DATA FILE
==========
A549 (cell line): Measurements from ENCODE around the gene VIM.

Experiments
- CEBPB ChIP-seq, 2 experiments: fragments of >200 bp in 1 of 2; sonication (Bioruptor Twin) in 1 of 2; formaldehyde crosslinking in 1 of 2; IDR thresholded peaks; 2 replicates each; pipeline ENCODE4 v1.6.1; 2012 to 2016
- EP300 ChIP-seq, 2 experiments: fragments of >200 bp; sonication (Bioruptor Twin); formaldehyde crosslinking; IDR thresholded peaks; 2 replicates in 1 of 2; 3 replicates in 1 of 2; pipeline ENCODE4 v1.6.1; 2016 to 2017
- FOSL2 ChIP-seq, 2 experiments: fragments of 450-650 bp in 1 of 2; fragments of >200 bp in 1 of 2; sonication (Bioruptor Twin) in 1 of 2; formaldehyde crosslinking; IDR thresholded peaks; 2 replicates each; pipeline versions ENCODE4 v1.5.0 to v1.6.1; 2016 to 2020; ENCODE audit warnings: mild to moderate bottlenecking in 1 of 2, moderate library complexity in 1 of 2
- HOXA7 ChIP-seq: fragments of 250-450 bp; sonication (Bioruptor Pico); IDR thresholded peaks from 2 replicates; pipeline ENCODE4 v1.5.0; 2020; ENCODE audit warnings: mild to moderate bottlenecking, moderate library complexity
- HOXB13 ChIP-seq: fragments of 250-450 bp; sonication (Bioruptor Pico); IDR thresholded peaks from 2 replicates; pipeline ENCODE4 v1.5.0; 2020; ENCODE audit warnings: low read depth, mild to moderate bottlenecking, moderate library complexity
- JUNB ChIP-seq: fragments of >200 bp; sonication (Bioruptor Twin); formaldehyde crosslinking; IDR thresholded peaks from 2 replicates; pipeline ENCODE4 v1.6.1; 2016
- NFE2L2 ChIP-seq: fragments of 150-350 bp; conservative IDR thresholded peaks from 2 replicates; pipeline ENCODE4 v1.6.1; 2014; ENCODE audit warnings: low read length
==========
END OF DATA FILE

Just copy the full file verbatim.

A549 (cell line): Measurements from ENCODE around the gene VIM.

Experiments
- CEBPB ChIP-seq, 2 experiments: fragments of >200 bp in 1 of 2; sonication (Bioruptor Twin) in 1 of 2; formaldehyde crosslinking in 1 of 2; IDR thresholded peaks; 2 replicates each; pipeline ENCODE4 v1.6.1; 2012 to 2016
- EP300 ChIP-seq, 2 experiments: fragments of >200 bp; sonication (Bioruptor Twin); formaldehyde crosslinking; IDR thresholded peaks; 2 replicates in 1 of 2; 3 replicates in 1 of 2; pipeline ENCODE4 v1.6.1; 2016 to 2017
- FOSL2 ChIP-seq, 2 experiments: fragments of 450-650 bp in 1 of 2; fragments of >200 bp in 1 of 2; sonication (Bioruptor Twin) in 1 of 2; formaldehyde crosslinking; IDR thresholded peaks; 2 replicates each; pipeline versions ENCODE4 v1.5.0 to v1.6.1; 2016 to 2020; ENCODE audit warnings: mild to moderate bottlenecking in 1 of 2, moderate library complexity in 1 of 2
- HOXA7 ChIP-seq: fragments of 250-450 bp; sonication (Bioruptor Pico); IDR thresholded peaks from 2 replicates; pipeline ENCODE4 v1.5.0; 2020; ENCODE audit warnings: mild to moderate bottlenecking, moderate library complexity
- HOXB13 ChIP-seq: fragments of 250-450 bp; sonication (Bioruptor Pico); IDR thresholded peaks from 2 replicates; pipeline ENCODE4 v1.5.0; 2020; ENCODE audit warnings: low read depth, mild to moderate bottlenecking, moderate library complexity
- JUNB ChIP-seq: fragments of >200 bp; sonication (Bioruptor Twin); formaldehyde crosslinking; IDR thresholded peaks from 2 replicates; pipeline ENCODE4 v1.6.1; 2016
- NFE2L2 ChIP-seq: fragments of 150-350 bp; conservative IDR thresholded peaks from 2 replicates; pipeline ENCODE4 v1.6.1; 2014; ENCODE audit warnings: low read length